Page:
November 5-6 2015

Johannesburg, South Africa

2015 marks forty years of Portugal’s imperial withdrawal from Southern Africa. In the aftermath of a lengthy military conflict and a complicated negotiation process, the liberations of Mozambique and Angola in 1975 had a strong impact on neighbouring countries. On the one hand, these events deeply reconfigured power relations in the region. For instance, they had a decisive role in supporting the liberation struggles in Zimbabwe and Namibia and, in so doing, deepening the political deterioration of the apartheid regime, which eventually fell in 1994. On the other hand, decolonization triggered a significant wave of migration towards South Africa, where the community of Portuguese origin came to represent from 10 to 15% of the total white population. Yet, many of these historical entanglements are underrepresented or underdeveloped in the historiography, and their role in shaping past and current histories is frequently obscured under the weight of nationalist representations. When historians and social scientists limit their gaze to the labels of, say, “Portuguese”, “Zimbabwean”, “South African”, “Mozambican”, or “Angolan” histories – as it has commonly been the case –, the shared moments are ignored and, ultimately, lost. This state of affairs is not only intellectually limiting, for it clouds our vision into broader historical processes, but it is also socially unproductive. As pointed out by the UNESCO, shared histories are crucial in developing a “culture of peace” in regions that have been historically torn by conflict. This seems to stand for Southern Africa, where decolonization wars assumed their most violent forms, with implications that survive to this day.

With all that in mind, the Wits Institute for Social and Economic Research (WiSER) and the French Institute of South Africa are pleased to host the International Conference “A Luta Continua, 40 years later”, to be held in Johannesburg, South Africa, 5-6 November 2015. The conference will look at the entangled histories of southern Africa and examine the legacies of empire, four decades after Portuguese decolonization took place. We engage with this commonly nationalist moment as a critical gesture and a reminder that much can be gained from looking at this history beyond nations and empires alone. Perhaps nothing represents more powerfully the both regional and transnational dimension of the Southern African (post)colonial question than the emblematic motto of Mozambican liberation: “a luta continua”. From Maputo to Johannesburg or Harare, in the original Portuguese version or in translation – “the struggle continues” – this phrase came to represent solidarities against interconnected forms of oppression: colonialism and apartheid’s racism. But its resonance was not limited to Southern Africa either. The struggle continues also came to represent broader affiliations taking shape in the West and the “Third World” alike. For instance, the pressure networks of the Anti-Apartheid Movement or Cuba’s involvement in Angola. At any rate, a luta (the struggle) was deeply internationalized. In the present, these words still persist in the collective memory of the region (as one can see in the prominent place they occupy on the walls of the Constitutional Hill, in Johannesburg). If anything else, the symbolic resonance of the phrase across national borders reveals how tortuous the routes of Southern African liberation were, crosscutting multiple spaces and shaping political, social and cultural worlds.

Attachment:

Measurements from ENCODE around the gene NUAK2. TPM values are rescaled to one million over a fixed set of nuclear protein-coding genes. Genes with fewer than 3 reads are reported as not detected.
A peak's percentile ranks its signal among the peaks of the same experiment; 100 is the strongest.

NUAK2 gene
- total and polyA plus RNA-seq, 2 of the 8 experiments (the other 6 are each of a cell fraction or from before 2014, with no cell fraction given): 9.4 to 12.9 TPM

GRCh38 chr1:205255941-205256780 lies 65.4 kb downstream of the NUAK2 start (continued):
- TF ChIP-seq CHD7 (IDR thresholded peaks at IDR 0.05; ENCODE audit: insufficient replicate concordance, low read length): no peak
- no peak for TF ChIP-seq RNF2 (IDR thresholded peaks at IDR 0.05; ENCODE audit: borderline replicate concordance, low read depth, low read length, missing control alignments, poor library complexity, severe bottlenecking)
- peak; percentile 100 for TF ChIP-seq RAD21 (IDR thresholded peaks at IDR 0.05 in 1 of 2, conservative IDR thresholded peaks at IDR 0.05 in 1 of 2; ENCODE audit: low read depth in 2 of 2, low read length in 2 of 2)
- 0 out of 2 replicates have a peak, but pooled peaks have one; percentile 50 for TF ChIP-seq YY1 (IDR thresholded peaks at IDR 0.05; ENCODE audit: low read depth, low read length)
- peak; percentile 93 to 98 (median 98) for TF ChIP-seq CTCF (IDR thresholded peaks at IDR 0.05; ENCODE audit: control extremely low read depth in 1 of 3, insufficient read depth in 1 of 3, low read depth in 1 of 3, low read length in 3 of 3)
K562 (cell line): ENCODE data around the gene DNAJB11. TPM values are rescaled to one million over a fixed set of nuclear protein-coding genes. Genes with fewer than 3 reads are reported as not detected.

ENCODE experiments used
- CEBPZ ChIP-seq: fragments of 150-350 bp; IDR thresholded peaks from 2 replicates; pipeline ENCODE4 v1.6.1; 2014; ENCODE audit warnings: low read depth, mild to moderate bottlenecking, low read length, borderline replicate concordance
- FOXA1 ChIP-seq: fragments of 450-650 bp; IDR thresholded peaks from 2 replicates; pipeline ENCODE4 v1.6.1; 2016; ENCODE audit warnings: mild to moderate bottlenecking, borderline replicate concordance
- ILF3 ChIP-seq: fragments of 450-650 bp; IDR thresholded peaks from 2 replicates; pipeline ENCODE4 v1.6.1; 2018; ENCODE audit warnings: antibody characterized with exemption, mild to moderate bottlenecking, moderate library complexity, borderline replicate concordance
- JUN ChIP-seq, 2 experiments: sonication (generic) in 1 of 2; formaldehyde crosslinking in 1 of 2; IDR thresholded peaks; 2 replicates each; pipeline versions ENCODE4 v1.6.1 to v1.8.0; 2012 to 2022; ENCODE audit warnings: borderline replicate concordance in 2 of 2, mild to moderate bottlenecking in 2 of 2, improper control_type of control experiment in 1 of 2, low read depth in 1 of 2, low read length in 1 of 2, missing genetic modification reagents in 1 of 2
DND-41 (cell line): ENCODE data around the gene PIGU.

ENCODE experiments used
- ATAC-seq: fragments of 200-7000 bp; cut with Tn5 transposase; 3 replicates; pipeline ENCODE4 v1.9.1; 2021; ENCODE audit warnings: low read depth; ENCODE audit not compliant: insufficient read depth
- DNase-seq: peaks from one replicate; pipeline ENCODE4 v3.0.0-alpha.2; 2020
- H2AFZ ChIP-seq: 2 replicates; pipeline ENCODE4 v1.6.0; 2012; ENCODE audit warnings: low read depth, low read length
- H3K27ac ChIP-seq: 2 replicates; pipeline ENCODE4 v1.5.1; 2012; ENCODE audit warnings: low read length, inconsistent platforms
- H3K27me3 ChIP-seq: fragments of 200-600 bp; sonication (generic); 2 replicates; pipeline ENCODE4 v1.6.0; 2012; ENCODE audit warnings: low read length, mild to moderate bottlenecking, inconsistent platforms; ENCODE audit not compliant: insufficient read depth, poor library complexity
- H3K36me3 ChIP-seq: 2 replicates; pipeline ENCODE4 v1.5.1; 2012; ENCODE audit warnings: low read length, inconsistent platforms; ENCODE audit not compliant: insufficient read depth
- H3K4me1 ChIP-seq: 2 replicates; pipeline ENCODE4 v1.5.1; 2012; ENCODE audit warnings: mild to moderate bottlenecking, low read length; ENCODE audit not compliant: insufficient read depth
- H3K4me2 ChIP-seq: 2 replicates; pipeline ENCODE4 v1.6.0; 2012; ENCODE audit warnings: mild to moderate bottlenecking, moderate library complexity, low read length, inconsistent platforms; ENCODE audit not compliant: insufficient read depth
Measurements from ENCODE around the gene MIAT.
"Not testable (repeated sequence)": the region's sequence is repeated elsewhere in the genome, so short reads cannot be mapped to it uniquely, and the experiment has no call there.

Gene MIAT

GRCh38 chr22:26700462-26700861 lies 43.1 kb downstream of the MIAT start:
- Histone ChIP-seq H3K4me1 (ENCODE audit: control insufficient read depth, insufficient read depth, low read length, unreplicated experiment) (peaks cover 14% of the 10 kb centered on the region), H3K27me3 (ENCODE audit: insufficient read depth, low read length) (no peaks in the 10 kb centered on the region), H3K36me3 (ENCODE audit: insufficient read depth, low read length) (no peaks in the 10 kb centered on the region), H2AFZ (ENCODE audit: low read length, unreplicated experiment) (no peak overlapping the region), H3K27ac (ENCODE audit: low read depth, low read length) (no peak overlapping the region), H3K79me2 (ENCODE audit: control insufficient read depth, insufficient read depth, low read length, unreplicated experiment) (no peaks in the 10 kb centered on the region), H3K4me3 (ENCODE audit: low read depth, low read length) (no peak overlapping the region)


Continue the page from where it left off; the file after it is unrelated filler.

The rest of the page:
*   *   *

Em 2015 celebrar-se-ão os 40 anos da descolonização portuguesa em África. Na esteira de um longo confronto militar e um complicado período de negociações, as independências de Angola e Moçambique, em 1975, tiveram um imenso impacto nos países vizinhos. Por um lado, reconfiguraram profundamente as relações de poder na região, tendo um papel decisivo na libertação do Zimbabué e Namíbia e no desgaste político do regime do apartheid, que viria a cair em 1994. Por outro, a descolonização provocou um expressivo êxodo populacional com destino à África do Sul, onde a comunidade de origem portuguesa passou a representar 15% da população branca. Não obstante a natureza distintamente transnacional e entrelaçada destes processos, perspectivas estritamente nacionais ainda dominam a maior parte dos estudos existentes. Ao nos limitarmos apenas aos rótulos das histórias “portuguesa”, “angolana”, “moçambicana”, ou “sul-africana”, os momentos compartilhados acabam por se diluir e, finalmente, se perder.

Partindo destes pressupostos, a conferência internacional aqui proposta, “A Luta Continua, 40 anos depois”, pretenderá examinar as histórias entrelaçadas da África austral e mapear os legados do império, quatro décadas após o seu fim oficial. Talvez nada represente de maneira mais evidente esta internacionalização da questão colonial portuguesa do que o emblemático lema da libertação moçambicana: “a luta continua”. De Maputo a Joanesburgo ou Harare, no original ou em tradução – the struggle continues -, esta frase veio a representar a solidariedade transnacional – africana e não só – contra formas de opressão interligadas, tais como o colonialismo e o racismo do apartheid. No presente, estas palavras ainda são uma marca indelével na memória regional coletiva (como indica, por exemplo, a sua impressão destacada nas paredes do Constitution Hill, em Joanesburgo). Ademais, a ressonância simbólica da frase, que atravessa as fronteiras nacionais, testemunha como a rota da libertação foi tortuosa, ao passar por múltiplos espaços e marcar diversas esferas da vida política, social e cultural da região


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